Pregnancy hormones usually make hair grow in thicker — occasionally in unwanted and unexpected spaces. While you ought to avoid some methods of hair removal while pregnant, there are numerous ways to safely become hair-free.
Threading and tweezing
For smaller hair removal projects — such as removing pesky chin hairs, shaping caterpillar eyebrows up, cleaning stray mustache hairs up and zapping the periodic nipple hair — threading and tweezing are likely your best bets. While it’s possible to conveniently tweeze while at home, threading is better left to the professionals. Because neither need any medical procedures or chemicals, both are safe while pregnant.
In order to remove undesired hair on bigger spaces, shave as necessary. Do not feel bad if you borrow a habit from your husband and begin to also shave facial hair: chin stubble, upper lip hair, and sideburns are simple care for daily using a razor. Both electric shavers and manual razors are safe for use; however, always make certain to utilize a new blade so you will be less likely to draw blood.
Sugaring and waxing
Sugaring and waxing — where a heated sugar mix is spread on the skin then lifted off to take off hair — both offer a long-term solution to your hair problems and are fine if pregnancy has not made your skin overly sensitive. As always, those products never should be used on the ears, nose, or nipples; over moles, varicose veins or warts; or on sunburned, chapped, or irritated skin. Check with your physician before you wax, as well, to figure out if there’s a reason that waxing isn’t suggested during pregnancy.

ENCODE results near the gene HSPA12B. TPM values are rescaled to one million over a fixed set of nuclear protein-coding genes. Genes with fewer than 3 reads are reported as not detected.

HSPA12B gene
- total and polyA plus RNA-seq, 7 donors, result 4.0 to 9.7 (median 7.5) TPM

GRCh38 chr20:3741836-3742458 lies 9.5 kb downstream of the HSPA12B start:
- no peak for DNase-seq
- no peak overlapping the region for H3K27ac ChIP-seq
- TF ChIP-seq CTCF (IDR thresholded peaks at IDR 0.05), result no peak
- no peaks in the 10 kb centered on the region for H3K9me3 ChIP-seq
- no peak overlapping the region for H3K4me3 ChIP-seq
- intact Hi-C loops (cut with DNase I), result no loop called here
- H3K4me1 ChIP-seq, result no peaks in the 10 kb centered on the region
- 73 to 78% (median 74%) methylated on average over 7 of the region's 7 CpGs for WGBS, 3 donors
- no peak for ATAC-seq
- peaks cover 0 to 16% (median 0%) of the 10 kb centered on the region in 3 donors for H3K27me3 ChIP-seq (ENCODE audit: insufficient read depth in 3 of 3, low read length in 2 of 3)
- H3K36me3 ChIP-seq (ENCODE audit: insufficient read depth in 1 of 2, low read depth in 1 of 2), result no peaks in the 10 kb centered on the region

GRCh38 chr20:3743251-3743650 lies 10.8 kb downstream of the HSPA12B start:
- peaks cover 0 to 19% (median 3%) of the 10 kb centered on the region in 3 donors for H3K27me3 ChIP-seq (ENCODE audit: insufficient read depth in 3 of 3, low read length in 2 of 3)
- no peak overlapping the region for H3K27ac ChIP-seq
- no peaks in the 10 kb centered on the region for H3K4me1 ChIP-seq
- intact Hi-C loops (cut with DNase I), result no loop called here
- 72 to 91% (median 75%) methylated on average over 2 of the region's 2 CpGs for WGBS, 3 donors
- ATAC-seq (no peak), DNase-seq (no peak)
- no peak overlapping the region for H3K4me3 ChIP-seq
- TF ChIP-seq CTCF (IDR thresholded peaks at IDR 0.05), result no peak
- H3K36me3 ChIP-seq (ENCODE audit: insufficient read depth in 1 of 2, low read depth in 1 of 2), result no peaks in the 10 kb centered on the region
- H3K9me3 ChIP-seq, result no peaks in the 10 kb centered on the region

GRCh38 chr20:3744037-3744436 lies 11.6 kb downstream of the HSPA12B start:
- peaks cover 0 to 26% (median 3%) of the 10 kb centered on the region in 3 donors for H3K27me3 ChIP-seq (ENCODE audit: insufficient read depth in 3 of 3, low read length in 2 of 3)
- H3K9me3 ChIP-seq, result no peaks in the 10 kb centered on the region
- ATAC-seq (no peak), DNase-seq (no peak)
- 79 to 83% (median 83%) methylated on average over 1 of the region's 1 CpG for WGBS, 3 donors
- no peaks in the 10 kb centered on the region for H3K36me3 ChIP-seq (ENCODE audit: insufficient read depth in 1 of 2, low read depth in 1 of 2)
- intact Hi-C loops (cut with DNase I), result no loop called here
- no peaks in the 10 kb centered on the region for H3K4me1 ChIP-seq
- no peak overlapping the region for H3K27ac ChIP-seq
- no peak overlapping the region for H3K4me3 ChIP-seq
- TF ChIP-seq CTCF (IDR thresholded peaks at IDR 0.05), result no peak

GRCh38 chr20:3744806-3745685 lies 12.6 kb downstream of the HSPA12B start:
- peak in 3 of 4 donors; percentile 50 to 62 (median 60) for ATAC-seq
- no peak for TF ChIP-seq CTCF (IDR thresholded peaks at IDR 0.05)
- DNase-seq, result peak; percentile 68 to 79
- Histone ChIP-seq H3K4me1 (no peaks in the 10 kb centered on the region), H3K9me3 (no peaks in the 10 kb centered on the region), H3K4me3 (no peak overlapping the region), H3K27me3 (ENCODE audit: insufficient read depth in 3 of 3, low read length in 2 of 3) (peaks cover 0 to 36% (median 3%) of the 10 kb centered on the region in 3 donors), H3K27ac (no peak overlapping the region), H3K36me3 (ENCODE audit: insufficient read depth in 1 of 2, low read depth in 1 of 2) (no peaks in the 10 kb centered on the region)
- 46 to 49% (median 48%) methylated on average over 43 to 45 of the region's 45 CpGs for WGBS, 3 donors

As your stomach grows you will likely have a more difficult time reaching — and seeing — your lady parts; therefore, a professional sugar wax or salon wax usually is the best option for hair removal while pregnant. Be certain the salon you select is sanitary; the technician must wear gloves and utilize a new spatula between applications in order to prevent sharing infections and germs between clients. Before the technician goes to town on the front of your forearm or bikini line, ask her/him to test wax on a tiny space of the skin to check if it reacts differently to waxing while pregnant.
Even though hair removal gels, creams, aerosols, lotions, and roll-ons might seem like a simple solution, the science still remains on whether they are safe while pregnant. Those products contain the active ingredients calcium thioglycolate and barium sulfide powder that affect the hair’s protein structure and causes it to dissolve into a jelly-like mass which may be wiped off of the skin. The chemicals have a distinct smell, which is unpleasant and in rare instances, has been well-known to cause allergic reactions. Therefore, while there isn’t any evidence that proves depilatory creams are dangerous to developing babies, it is probably better to skip them until after giving birth.
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